Speech at the Nyanga Border Camp
|Document type:||public statement|
|Venue:||Nyanga, Zimbabwe-Mozambique border|
|Source:||Thatcher Archive: COI transcript|
|Editorial comments:||Around 1500 local time.|
|Themes:||Foreign policy (Africa), Defence (general), Terrorism|
President Mugabe, President Chissano, Gentlemen:
This is a unique occasion: first, three Heads of Government and second, and perhaps even more important, assembled here with three armies combined with one objective in mind—to defeat terrorism in Mozambique.
We are very grateful indeed to President Mugabe for letting us have this land and making it available for the training; grateful to him too for all the help the Zimbabwean army provides to Mozambique to help to defeat Renamo.
I obviously am particularly proud of the British soldiers of BEMAT here, who always acquit themselves so splendidly wherever they may go and I may say that they are in demand in some thirty countries in the world. They carry out their job with the greatest sense of professionalism and the highest spirit and concern for those whom they are training, and we are very proud to do it and have been considering ways today in which we can increase our effort.[fo 1]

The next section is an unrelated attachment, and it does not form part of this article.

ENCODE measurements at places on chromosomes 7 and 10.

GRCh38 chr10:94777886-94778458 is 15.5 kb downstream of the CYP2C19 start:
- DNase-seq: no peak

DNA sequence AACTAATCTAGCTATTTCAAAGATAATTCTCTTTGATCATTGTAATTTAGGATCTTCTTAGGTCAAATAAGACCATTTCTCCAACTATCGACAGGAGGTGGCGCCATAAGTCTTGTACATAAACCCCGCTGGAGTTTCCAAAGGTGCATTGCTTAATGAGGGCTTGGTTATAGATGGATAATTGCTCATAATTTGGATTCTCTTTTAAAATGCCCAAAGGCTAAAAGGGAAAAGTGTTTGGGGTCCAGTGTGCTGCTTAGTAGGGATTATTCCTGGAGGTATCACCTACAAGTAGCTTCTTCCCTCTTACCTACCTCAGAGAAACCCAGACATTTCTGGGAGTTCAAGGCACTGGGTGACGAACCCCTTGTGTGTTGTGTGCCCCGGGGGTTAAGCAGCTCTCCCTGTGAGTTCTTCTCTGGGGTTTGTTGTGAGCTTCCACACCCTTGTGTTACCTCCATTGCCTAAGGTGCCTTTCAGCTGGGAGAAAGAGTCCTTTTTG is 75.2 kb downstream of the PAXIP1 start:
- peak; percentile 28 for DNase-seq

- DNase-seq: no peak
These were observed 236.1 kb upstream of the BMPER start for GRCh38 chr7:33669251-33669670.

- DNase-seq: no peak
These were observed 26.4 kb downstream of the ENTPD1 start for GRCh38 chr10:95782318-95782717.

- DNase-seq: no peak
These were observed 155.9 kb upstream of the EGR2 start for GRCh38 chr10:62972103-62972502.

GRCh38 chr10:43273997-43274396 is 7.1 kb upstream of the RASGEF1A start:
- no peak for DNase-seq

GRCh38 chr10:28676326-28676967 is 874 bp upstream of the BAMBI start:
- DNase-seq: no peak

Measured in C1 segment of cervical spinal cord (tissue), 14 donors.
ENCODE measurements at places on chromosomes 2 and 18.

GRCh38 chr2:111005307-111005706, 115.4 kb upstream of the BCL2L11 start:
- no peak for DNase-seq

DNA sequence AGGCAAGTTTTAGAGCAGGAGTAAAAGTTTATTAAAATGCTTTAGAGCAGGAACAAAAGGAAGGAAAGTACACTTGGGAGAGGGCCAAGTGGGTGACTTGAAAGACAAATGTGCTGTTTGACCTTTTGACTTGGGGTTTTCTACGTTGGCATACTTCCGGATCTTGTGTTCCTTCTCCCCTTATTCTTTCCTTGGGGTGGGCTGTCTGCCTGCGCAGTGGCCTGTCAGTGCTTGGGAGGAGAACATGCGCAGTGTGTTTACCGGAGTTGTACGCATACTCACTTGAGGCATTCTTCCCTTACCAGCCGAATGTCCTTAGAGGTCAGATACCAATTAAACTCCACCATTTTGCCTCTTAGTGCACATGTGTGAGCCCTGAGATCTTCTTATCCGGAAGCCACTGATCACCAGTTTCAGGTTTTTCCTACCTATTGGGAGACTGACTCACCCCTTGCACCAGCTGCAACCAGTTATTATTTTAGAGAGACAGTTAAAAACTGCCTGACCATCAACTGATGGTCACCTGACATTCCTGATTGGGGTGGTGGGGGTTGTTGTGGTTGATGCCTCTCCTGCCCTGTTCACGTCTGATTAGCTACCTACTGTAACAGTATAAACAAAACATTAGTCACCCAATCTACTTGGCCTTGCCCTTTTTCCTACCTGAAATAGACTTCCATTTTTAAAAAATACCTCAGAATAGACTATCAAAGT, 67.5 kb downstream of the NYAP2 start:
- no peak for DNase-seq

And third, to those who are here training for Mozambique and who also are helping with some of the training.
No country can develop peacefully and constructively while it is riven with terrorism and in this case terrorism of a particularly brutal and cruel kind. We know what it is like to fight that kind of terrorism and we know that it must be defeated. We are therefore proud to be able to take part in this fourteen-week training course of young men from Mozambique who are going back to serve their country so that it too may one day develop in peace and develop its resources to the great benefit of the whole population—three countries coming together with that objective.
We have been so very impressed with what we have seen this afternoon, not only in the expert way and the firing power you have, but also in the spirit in which you go about your training and your duties.
May I therefore wish you all well in your endeavours and hope that you will achieve your objective so that Mozambique may develop as part of the great southern Africa and come to have a higher standard of living for her people and be very grateful for the work which her soldiers and those of Zimbabwe and of Great Britain have performed here at Nyanga.
Every good wish! (applause)